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THE COWBOY WAY

Life don’t deal no sure bets,
But he’ll live his life with no regrets.

He coulda been a lawyer, been a millionaire, Roundin’ up the clouds as a pilot in the air…

There’s no guarantee, just day-to-day, But he’s gonna make a living… The cowboy way

Just like the cowboy described in his song lyrics above, Johnny U could have been – and has been – successful doing a lot of different things in his life. But all he ever really wanted to be was a cowboy.

Here’s a man who was a college track star, a high school math teacher, a rodeo cowboy and country music artist. Most recently he’s become an entrepreneur, restaurant owner, host of his own local TV show and a real estate agent. His life, just like his songs, has included loves had and loves lost, lessons learned and lessons taught, dreams realized and dreams dashed.

Throughout his 53 years, as both his spirit and ego have evolved, the only constant in Johnny U’s life has been horses. His love of horses helped him connect with his father. It led him to become a professional rodeo cowboy. It’s what inspired him to write several of his songs. Today, Johnny’s yearning to spend more time with his horses is the driving force behind his desire to excel in the real estate business.

You were born and raised
on that Snake River Canyon,
Yes, that’s where you learned
to be free.

All the 4-year-old ranch boy from Shoshone ever wanted was a herd of horses. He would go out to the pasture and tie a rail between two cottonwood trees with bailing twine. He would then carefully select a variety of small tree branches – the thin, smooth sticks were race horses; the thicker ones were work horses. Each one had a string tied around it for reins and little Johnny rode his stick horses every day.

He worked like a man
since he was 12 years old,
Before the morning light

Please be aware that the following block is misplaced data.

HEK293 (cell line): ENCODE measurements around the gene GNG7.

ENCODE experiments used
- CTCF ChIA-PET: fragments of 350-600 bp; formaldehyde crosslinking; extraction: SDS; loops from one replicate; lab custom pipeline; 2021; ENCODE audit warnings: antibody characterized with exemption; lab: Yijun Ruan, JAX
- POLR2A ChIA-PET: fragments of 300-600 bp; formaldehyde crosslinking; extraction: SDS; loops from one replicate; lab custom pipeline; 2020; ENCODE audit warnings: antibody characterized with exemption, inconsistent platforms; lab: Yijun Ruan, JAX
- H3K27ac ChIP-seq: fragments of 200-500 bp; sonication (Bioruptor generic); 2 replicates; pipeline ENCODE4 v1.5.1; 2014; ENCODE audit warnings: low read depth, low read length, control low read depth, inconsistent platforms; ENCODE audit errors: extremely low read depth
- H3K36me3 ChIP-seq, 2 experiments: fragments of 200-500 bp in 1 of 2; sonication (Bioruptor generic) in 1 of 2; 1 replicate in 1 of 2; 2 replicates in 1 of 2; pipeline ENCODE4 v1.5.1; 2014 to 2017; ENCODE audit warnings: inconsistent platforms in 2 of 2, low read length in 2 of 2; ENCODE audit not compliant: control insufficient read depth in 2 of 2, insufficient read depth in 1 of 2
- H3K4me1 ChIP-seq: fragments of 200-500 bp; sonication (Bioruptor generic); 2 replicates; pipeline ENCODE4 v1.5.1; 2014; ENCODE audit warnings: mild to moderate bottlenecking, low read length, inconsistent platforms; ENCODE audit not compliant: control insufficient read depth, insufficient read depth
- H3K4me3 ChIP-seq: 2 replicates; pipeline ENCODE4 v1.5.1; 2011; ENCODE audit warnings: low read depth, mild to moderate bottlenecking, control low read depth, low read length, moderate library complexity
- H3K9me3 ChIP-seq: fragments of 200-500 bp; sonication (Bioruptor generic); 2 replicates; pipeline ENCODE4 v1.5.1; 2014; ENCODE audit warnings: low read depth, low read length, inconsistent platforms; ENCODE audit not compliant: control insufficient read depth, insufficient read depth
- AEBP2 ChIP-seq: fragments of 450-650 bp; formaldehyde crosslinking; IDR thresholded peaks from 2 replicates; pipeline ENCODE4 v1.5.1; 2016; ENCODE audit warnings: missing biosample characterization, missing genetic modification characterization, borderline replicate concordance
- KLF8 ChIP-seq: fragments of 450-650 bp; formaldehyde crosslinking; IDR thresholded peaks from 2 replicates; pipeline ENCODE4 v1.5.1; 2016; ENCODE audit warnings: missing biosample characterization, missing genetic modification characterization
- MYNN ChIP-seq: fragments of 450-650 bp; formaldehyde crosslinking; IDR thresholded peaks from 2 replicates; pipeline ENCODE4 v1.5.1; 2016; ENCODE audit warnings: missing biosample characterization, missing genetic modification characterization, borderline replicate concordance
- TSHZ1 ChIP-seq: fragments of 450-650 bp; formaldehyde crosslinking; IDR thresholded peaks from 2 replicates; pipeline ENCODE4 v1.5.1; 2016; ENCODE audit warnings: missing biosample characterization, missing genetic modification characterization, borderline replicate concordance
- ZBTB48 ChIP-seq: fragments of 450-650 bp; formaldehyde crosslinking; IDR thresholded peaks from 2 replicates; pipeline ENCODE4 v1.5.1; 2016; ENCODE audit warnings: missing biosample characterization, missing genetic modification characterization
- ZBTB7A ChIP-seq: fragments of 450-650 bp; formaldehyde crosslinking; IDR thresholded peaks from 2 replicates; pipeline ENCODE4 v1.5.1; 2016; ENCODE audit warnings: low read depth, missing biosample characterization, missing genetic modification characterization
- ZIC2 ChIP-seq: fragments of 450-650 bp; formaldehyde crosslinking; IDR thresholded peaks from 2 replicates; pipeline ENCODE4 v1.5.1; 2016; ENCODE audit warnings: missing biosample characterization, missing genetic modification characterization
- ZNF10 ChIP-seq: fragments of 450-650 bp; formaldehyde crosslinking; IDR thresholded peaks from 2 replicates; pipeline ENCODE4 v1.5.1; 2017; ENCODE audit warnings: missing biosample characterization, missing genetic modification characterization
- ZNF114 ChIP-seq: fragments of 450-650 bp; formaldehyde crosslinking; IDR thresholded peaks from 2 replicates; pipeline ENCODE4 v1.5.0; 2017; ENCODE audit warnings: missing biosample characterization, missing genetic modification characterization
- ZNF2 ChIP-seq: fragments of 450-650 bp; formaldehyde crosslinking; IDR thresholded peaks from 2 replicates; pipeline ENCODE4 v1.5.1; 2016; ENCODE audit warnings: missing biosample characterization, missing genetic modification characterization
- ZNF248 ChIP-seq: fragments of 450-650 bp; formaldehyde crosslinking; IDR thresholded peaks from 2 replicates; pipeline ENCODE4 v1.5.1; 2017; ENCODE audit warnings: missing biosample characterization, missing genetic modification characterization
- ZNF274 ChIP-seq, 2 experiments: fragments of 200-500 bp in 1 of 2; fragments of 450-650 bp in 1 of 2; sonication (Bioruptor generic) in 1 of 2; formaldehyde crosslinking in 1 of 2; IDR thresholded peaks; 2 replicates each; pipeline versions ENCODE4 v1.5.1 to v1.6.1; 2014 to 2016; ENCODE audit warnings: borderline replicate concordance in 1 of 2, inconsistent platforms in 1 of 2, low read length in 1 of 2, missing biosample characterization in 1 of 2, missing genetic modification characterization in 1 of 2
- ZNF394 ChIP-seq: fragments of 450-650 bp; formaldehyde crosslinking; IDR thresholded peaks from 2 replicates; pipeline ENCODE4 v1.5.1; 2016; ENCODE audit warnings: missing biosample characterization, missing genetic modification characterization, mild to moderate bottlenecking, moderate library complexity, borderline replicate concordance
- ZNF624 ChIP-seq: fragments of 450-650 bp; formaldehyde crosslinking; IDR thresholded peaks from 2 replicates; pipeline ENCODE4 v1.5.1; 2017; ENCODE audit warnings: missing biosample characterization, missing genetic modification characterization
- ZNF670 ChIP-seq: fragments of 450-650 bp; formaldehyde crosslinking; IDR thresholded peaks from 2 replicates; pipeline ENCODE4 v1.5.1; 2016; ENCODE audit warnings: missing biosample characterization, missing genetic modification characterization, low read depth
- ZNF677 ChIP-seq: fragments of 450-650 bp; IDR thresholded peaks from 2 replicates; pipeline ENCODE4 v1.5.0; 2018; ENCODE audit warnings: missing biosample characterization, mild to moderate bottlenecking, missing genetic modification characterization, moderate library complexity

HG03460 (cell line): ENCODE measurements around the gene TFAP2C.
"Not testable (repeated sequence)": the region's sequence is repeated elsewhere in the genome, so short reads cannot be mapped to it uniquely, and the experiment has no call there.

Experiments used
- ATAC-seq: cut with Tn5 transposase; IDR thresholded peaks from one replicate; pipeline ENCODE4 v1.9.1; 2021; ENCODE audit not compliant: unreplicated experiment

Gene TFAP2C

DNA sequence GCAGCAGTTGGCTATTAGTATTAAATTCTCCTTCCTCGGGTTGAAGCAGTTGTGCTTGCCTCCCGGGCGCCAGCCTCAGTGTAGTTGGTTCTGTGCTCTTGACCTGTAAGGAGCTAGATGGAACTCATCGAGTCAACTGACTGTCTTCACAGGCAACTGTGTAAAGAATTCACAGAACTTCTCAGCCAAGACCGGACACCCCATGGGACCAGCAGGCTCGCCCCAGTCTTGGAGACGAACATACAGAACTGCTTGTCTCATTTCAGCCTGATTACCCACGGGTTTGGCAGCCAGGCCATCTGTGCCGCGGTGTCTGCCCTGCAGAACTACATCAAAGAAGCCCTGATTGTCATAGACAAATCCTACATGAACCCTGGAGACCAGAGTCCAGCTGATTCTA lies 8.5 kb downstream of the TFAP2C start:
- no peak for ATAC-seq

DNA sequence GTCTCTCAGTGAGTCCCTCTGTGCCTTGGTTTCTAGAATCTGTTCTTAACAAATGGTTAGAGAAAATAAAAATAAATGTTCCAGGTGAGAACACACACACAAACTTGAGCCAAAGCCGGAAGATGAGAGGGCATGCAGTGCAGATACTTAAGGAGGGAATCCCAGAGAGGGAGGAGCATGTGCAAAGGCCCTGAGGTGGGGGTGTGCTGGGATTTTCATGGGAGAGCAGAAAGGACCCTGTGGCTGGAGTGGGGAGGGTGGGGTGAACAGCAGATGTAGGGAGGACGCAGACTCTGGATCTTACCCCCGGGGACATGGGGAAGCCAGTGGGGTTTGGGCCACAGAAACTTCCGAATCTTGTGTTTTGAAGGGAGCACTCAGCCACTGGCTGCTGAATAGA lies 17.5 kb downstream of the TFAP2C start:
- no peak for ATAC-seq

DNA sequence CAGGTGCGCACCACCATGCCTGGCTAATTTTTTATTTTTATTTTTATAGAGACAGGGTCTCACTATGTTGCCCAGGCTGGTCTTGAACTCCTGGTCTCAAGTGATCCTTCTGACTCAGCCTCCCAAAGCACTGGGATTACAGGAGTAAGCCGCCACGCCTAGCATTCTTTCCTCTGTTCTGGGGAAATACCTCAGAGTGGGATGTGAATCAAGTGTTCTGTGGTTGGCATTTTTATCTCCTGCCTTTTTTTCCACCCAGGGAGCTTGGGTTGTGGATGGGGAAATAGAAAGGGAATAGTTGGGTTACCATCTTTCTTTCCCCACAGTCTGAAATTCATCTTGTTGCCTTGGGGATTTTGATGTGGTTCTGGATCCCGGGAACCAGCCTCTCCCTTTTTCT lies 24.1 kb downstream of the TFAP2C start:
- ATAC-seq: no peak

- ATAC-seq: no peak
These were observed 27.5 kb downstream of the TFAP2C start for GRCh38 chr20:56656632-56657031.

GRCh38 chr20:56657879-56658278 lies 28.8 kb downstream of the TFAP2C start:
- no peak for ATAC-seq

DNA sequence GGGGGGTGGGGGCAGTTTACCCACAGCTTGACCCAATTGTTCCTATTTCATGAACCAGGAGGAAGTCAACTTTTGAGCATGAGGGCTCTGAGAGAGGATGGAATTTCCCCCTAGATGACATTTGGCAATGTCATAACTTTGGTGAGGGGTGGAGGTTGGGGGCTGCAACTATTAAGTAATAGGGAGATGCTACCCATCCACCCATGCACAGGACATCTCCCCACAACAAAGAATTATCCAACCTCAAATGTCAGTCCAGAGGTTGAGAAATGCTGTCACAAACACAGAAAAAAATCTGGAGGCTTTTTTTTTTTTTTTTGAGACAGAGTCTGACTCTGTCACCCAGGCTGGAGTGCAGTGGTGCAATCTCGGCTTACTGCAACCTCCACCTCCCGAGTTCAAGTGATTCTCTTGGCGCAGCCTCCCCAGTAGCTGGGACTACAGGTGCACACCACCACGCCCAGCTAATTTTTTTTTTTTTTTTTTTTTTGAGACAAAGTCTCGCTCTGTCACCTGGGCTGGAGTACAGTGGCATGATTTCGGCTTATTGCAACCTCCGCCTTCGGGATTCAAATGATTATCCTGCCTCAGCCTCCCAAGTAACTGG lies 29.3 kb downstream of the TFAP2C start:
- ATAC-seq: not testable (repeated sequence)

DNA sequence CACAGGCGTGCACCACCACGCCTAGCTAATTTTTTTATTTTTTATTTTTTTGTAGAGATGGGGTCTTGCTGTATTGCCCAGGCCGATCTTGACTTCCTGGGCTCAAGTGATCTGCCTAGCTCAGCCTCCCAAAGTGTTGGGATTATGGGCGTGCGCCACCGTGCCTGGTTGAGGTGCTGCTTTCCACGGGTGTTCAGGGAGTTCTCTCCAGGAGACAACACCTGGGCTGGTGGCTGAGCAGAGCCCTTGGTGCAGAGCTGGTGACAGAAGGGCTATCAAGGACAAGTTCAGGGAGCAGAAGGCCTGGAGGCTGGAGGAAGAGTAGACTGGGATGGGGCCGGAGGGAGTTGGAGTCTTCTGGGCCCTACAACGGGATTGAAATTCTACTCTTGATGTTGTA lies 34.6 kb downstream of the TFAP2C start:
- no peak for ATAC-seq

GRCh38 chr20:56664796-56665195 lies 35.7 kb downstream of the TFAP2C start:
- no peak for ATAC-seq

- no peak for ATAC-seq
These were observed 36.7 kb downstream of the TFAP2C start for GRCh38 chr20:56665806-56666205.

he’d saddle up a green broke colt.
Put the biscuits in his pocket
Dad and Mom had baked,
And with a spirit wild as
his young horse,
He’d ride and
work the range.

Johnny learned horsemanship, integrity and the value of a hard day’s work from his father, who was also named Johnny. Father and son became best friends, confiding in one another, never judging, always understanding. An honest and sincere man, the elder Johnny made a living as a rancher, but the family never had a lot of money.

Notwithstanding, Johnny’s dad always believed he was the most fortunate man alive. “I’ve lived in the best part of life as any human being can imagine,” Dad would say. “I was raised in the horse age and here they are putting a man on the moon. If I were to die right now, I can’t imagine it getting any better. This has been a great life.”

Nothing was better for the boy than to ride in the saddle alongside his father and best friend. The man was everything Johnny ever wanted to be.

After high school in Shoshone, Johnny attended Idaho State University on a track scholarship. Following graduation, he became a high school math teacher. But it wasn’t the algebra or geometry that motivated Johnny.

“My favorite part of teaching was the counseling,” Johnny says. “Some kids have come back and said, ‘You saved my life because you let me spend time to visit with you.’ That is the best thing.”

During his years of teaching, Johnny competed in local rodeos. Then, in the fall of 1983, Johnny began down a new road. He and his wife divorced and he quit teaching. “I was too young to have a midlife crisis,” he says. But in a way, it was. In his late 20s, Johnny knew if he wanted to follow his dream of riding horses to rodeo fame, he was running out of time.

“I figured if I’m going to do this, I gotta do it now. I wasn’t getting any younger,” Johnny says. So he hit the professional rodeo circuit, made some money and was on his way. During his early rodeo years, Johnny Urrutia became simply known as, “Johnny U.”

I’ve walked through valleys,
stood on mountain tops,
Seen a pretty face or two.
Sometimes I lingered
long enough to fall,
Sometimes I just
enjoyed the view.